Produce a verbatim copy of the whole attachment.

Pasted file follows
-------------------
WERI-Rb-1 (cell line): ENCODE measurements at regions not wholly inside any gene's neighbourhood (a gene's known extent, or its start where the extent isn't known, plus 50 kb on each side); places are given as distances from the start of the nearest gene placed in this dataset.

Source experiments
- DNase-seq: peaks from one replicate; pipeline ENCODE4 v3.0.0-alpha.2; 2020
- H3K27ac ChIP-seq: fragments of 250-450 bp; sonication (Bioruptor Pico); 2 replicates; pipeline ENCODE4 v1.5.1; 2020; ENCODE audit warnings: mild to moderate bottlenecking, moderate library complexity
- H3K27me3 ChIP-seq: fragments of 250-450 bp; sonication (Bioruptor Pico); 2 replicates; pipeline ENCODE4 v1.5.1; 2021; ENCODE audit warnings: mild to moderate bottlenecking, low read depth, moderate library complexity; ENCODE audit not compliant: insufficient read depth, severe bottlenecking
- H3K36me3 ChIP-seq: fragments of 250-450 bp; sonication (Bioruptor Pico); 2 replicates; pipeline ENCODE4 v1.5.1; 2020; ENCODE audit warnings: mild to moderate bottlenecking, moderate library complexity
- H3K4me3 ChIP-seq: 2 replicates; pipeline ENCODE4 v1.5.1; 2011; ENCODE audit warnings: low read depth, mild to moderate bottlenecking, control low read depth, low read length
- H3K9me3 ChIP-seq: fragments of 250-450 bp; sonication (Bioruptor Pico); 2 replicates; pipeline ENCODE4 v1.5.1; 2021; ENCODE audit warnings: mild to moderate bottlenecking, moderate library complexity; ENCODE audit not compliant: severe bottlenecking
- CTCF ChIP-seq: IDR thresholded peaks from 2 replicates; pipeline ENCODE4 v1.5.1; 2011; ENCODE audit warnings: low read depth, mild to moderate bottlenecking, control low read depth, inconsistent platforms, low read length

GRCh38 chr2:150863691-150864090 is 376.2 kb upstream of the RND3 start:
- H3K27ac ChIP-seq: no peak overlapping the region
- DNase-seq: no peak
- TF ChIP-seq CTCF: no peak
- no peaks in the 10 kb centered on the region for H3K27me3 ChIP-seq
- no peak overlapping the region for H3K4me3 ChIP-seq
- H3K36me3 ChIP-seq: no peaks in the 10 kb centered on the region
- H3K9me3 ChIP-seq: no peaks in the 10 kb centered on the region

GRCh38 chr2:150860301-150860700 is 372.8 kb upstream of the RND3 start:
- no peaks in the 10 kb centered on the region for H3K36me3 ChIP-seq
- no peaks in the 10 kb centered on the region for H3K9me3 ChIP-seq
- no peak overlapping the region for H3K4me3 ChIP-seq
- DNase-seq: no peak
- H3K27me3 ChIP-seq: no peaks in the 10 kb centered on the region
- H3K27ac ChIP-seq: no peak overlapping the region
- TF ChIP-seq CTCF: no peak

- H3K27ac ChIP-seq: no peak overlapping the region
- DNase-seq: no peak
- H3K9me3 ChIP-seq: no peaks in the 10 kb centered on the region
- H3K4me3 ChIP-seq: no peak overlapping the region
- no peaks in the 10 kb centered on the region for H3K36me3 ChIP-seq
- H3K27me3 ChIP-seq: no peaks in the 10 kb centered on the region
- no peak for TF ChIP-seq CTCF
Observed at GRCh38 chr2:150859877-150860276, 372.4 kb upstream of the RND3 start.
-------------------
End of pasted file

WERI-Rb-1 (cell line): ENCODE measurements at regions not wholly inside any gene's neighbourhood (a gene's known extent, or its start where the extent isn't known, plus 50 kb on each side); places are given as distances from the start of the nearest gene placed in this dataset.

Source experiments
- DNase-seq: peaks from one replicate; pipeline ENCODE4 v3.0.0-alpha.2; 2020
- H3K27ac ChIP-seq: fragments of 250-450 bp; sonication (Bioruptor Pico); 2 replicates; pipeline ENCODE4 v1.5.1; 2020; ENCODE audit warnings: mild to moderate bottlenecking, moderate library complexity
- H3K27me3 ChIP-seq: fragments of 250-450 bp; sonication (Bioruptor Pico); 2 replicates; pipeline ENCODE4 v1.5.1; 2021; ENCODE audit warnings: mild to moderate bottlenecking, low read depth, moderate library complexity; ENCODE audit not compliant: insufficient read depth, severe bottlenecking
- H3K36me3 ChIP-seq: fragments of 250-450 bp; sonication (Bioruptor Pico); 2 replicates; pipeline ENCODE4 v1.5.1; 2020; ENCODE audit warnings: mild to moderate bottlenecking, moderate library complexity
- H3K4me3 ChIP-seq: 2 replicates; pipeline ENCODE4 v1.5.1; 2011; ENCODE audit warnings: low read depth, mild to moderate bottlenecking, control low read depth, low read length
- H3K9me3 ChIP-seq: fragments of 250-450 bp; sonication (Bioruptor Pico); 2 replicates; pipeline ENCODE4 v1.5.1; 2021; ENCODE audit warnings: mild to moderate bottlenecking, moderate library complexity; ENCODE audit not compliant: severe bottlenecking
- CTCF ChIP-seq: IDR thresholded peaks from 2 replicates; pipeline ENCODE4 v1.5.1; 2011; ENCODE audit warnings: low read depth, mild to moderate bottlenecking, control low read depth, inconsistent platforms, low read length

GRCh38 chr2:150863691-150864090 is 376.2 kb upstream of the RND3 start:
- H3K27ac ChIP-seq: no peak overlapping the region
- DNase-seq: no peak
- TF ChIP-seq CTCF: no peak
- no peaks in the 10 kb centered on the region for H3K27me3 ChIP-seq
- no peak overlapping the region for H3K4me3 ChIP-seq
- H3K36me3 ChIP-seq: no peaks in the 10 kb centered on the region
- H3K9me3 ChIP-seq: no peaks in the 10 kb centered on the region

GRCh38 chr2:150860301-150860700 is 372.8 kb upstream of the RND3 start:
- no peaks in the 10 kb centered on the region for H3K36me3 ChIP-seq
- no peaks in the 10 kb centered on the region for H3K9me3 ChIP-seq
- no peak overlapping the region for H3K4me3 ChIP-seq
- DNase-seq: no peak
- H3K27me3 ChIP-seq: no peaks in the 10 kb centered on the region
- H3K27ac ChIP-seq: no peak overlapping the region
- TF ChIP-seq CTCF: no peak

- H3K27ac ChIP-seq: no peak overlapping the region
- DNase-seq: no peak
- H3K9me3 ChIP-seq: no peaks in the 10 kb centered on the region
- H3K4me3 ChIP-seq: no peak overlapping the region
- no peaks in the 10 kb centered on the region for H3K36me3 ChIP-seq
- H3K27me3 ChIP-seq: no peaks in the 10 kb centered on the region
- no peak for TF ChIP-seq CTCF
Observed at GRCh38 chr2:150859877-150860276, 372.4 kb upstream of the RND3 start.